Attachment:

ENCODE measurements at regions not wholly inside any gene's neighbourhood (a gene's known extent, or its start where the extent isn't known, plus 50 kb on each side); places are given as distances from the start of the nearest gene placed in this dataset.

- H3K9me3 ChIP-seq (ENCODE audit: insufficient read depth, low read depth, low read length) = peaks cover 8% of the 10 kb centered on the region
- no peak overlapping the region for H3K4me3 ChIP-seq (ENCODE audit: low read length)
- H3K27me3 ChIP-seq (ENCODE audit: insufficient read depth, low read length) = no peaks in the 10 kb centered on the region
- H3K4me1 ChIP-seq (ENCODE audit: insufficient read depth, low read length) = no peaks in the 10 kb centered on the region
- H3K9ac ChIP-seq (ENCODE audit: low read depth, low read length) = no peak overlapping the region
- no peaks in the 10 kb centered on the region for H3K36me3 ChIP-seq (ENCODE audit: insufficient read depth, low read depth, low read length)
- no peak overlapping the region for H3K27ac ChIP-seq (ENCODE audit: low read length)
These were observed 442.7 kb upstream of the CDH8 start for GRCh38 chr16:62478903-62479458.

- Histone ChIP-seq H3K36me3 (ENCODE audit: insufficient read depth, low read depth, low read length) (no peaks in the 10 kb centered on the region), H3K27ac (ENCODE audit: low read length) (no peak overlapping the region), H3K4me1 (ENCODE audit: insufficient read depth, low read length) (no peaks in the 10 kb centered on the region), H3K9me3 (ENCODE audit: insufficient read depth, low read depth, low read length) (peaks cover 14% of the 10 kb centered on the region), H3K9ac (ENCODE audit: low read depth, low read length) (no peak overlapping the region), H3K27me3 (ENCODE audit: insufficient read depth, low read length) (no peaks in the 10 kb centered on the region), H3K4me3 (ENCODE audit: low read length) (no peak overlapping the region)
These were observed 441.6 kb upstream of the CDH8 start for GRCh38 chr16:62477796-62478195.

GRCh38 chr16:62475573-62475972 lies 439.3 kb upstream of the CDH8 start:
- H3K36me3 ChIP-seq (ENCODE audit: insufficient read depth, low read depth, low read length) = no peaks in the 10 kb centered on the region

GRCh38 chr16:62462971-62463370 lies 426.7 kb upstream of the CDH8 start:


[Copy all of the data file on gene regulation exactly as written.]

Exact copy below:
ENCODE measurements at regions not wholly inside any gene's neighbourhood (a gene's known extent, or its start where the extent isn't known, plus 50 kb on each side); places are given as distances from the start of the nearest gene placed in this dataset.

- H3K9me3 ChIP-seq (ENCODE audit: insufficient read depth, low read depth, low read length) = peaks cover 8% of the 10 kb centered on the region
- no peak overlapping the region for H3K4me3 ChIP-seq (ENCODE audit: low read length)
- H3K27me3 ChIP-seq (ENCODE audit: insufficient read depth, low read length) = no peaks in the 10 kb centered on the region
- H3K4me1 ChIP-seq (ENCODE audit: insufficient read depth, low read length) = no peaks in the 10 kb centered on the region
- H3K9ac ChIP-seq (ENCODE audit: low read depth, low read length) = no peak overlapping the region
- no peaks in the 10 kb centered on the region for H3K36me3 ChIP-seq (ENCODE audit: insufficient read depth, low read depth, low read length)
- no peak overlapping the region for H3K27ac ChIP-seq (ENCODE audit: low read length)
These were observed 442.7 kb upstream of the CDH8 start for GRCh38 chr16:62478903-62479458.

- Histone ChIP-seq H3K36me3 (ENCODE audit: insufficient read depth, low read depth, low read length) (no peaks in the 10 kb centered on the region), H3K27ac (ENCODE audit: low read length) (no peak overlapping the region), H3K4me1 (ENCODE audit: insufficient read depth, low read length) (no peaks in the 10 kb centered on the region), H3K9me3 (ENCODE audit: insufficient read depth, low read depth, low read length) (peaks cover 14% of the 10 kb centered on the region), H3K9ac (ENCODE audit: low read depth, low read length) (no peak overlapping the region), H3K27me3 (ENCODE audit: insufficient read depth, low read length) (no peaks in the 10 kb centered on the region), H3K4me3 (ENCODE audit: low read length) (no peak overlapping the region)
These were observed 441.6 kb upstream of the CDH8 start for GRCh38 chr16:62477796-62478195.

GRCh38 chr16:62475573-62475972 lies 439.3 kb upstream of the CDH8 start:
- H3K36me3 ChIP-seq (ENCODE audit: insufficient read depth, low read depth, low read length) = no peaks in the 10 kb centered on the region

GRCh38 chr16:62462971-62463370 lies 426.7 kb upstream of the CDH8 start: